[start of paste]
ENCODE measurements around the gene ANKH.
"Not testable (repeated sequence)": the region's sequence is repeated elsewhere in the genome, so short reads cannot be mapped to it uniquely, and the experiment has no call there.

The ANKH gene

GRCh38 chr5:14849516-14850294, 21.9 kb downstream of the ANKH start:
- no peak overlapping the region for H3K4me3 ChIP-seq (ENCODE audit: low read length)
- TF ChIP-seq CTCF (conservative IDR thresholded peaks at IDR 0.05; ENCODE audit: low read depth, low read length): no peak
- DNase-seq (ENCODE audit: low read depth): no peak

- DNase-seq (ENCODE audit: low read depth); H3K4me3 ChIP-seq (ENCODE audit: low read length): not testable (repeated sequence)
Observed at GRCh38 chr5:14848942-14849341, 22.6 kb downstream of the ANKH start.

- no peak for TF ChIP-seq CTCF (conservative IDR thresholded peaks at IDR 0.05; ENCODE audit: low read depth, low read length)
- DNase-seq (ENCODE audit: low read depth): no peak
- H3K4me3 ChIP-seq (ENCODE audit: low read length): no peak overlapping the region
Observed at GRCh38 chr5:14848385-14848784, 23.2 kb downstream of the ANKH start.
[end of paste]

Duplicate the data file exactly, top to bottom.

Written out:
ENCODE measurements around the gene ANKH.
"Not testable (repeated sequence)": the region's sequence is repeated elsewhere in the genome, so short reads cannot be mapped to it uniquely, and the experiment has no call there.

The ANKH gene

GRCh38 chr5:14849516-14850294, 21.9 kb downstream of the ANKH start:
- no peak overlapping the region for H3K4me3 ChIP-seq (ENCODE audit: low read length)
- TF ChIP-seq CTCF (conservative IDR thresholded peaks at IDR 0.05; ENCODE audit: low read depth, low read length): no peak
- DNase-seq (ENCODE audit: low read depth): no peak

- DNase-seq (ENCODE audit: low read depth); H3K4me3 ChIP-seq (ENCODE audit: low read length): not testable (repeated sequence)
Observed at GRCh38 chr5:14848942-14849341, 22.6 kb downstream of the ANKH start.

- no peak for TF ChIP-seq CTCF (conservative IDR thresholded peaks at IDR 0.05; ENCODE audit: low read depth, low read length)
- DNase-seq (ENCODE audit: low read depth): no peak
- H3K4me3 ChIP-seq (ENCODE audit: low read length): no peak overlapping the region
Observed at GRCh38 chr5:14848385-14848784, 23.2 kb downstream of the ANKH start.